What works better? Food cue exposure aiming at the habituation of eating desires or food cue exposure aiming at the violation of overeating expectancies?

Ghislaine Schyns, Karolien van den Akker, Anne Roefs, Rianne Hilberath, Anita Jansen

Research output: Contribution to journalArticleAcademicpeer-review

Abstract

OBJECTIVE: This study tested the role of habituation of eating desires and violation of overeating expectancies during food cue exposure in obese women.

METHOD: 52 obese females were randomised into a two-session exposure condition aimed at habituation, a two-session exposure condition aimed at expectancy violation, or a no-treatment control condition. Eating in the absence of hunger of foods included during cue exposure (i.e., exposed foods) and foods not included during cue exposure (i.e., non-exposed foods), and duration of exposure were measured.

RESULTS: Both cue exposure conditions ate significantly less of the exposed foods compared to the control condition, though there were no differences between both types of exposure. No differences were found between conditions regarding the eating of non-exposed foods. In addition, the duration of exposure was not different between both cue exposure conditions.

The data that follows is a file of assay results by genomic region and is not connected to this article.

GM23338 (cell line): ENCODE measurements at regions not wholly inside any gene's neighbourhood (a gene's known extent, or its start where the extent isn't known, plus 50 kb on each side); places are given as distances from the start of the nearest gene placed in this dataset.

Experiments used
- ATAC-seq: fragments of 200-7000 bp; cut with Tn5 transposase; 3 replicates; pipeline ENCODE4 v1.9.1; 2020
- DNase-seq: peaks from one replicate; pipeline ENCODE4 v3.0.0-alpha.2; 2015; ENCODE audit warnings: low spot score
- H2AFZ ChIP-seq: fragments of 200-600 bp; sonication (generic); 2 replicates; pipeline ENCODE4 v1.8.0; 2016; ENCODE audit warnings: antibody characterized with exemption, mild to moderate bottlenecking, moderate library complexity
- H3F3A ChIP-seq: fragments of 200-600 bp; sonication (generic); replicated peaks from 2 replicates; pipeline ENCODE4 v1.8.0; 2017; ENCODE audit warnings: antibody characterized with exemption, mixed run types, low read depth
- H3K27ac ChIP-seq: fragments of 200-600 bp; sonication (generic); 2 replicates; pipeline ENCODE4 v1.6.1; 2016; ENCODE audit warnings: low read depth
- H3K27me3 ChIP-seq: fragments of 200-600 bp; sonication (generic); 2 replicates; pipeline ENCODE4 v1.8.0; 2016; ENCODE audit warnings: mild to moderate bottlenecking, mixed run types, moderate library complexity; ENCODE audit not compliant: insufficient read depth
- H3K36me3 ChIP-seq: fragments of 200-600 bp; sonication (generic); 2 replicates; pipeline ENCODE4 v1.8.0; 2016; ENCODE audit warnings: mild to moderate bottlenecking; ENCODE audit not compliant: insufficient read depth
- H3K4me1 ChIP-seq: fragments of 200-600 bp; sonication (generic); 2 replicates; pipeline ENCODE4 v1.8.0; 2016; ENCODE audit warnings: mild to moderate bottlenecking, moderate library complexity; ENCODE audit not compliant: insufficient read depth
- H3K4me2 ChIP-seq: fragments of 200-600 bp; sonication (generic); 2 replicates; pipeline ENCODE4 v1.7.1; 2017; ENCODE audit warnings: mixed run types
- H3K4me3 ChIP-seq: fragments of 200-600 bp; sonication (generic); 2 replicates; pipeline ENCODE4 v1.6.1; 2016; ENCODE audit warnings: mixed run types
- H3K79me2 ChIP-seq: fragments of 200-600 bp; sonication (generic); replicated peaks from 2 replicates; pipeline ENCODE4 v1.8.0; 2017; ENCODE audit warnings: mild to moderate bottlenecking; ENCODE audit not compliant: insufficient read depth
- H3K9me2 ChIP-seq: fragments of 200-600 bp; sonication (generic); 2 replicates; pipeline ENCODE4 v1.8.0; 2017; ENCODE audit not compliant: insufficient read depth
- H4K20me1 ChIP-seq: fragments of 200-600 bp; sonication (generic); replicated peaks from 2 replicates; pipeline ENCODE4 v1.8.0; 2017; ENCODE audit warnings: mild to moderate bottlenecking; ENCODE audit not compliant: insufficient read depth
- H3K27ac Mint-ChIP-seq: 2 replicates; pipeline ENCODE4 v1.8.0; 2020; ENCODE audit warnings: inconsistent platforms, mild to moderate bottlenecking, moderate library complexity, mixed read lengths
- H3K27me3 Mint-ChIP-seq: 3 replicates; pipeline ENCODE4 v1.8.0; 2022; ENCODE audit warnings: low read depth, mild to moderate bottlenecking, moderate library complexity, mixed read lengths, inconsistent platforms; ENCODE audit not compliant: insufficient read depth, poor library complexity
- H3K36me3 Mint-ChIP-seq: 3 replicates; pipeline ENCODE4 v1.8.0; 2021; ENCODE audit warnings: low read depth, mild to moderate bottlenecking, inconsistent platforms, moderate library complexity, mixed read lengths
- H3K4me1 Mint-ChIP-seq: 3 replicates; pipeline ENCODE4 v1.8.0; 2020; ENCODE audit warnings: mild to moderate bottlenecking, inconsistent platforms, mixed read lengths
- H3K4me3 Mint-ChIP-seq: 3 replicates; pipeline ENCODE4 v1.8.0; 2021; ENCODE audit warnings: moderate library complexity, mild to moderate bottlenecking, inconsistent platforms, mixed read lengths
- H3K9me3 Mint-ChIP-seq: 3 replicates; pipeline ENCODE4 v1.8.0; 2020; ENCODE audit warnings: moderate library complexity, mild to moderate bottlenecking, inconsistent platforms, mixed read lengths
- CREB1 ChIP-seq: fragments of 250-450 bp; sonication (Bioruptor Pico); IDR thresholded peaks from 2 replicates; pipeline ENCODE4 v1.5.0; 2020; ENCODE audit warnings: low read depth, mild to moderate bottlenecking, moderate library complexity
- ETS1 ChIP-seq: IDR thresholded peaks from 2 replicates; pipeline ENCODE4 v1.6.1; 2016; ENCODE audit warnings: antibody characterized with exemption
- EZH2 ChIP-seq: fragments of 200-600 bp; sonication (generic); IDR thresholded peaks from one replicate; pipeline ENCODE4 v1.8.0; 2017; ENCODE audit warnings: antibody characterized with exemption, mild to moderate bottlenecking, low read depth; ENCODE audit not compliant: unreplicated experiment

CONCLUSIONS: While food cue exposure in obese women led to less eating of exposed foods, focusing on either habituation of eating desires or expectancy violation did not matter. It is discussed why exposure works.

Original languageEnglish
Pages (from-to)1-7
Number of pages7
JournalBehaviour Research and Therapy
Volume102
DOIs
Publication statusPublished - Mar 2018

Keywords

  • Journal Article

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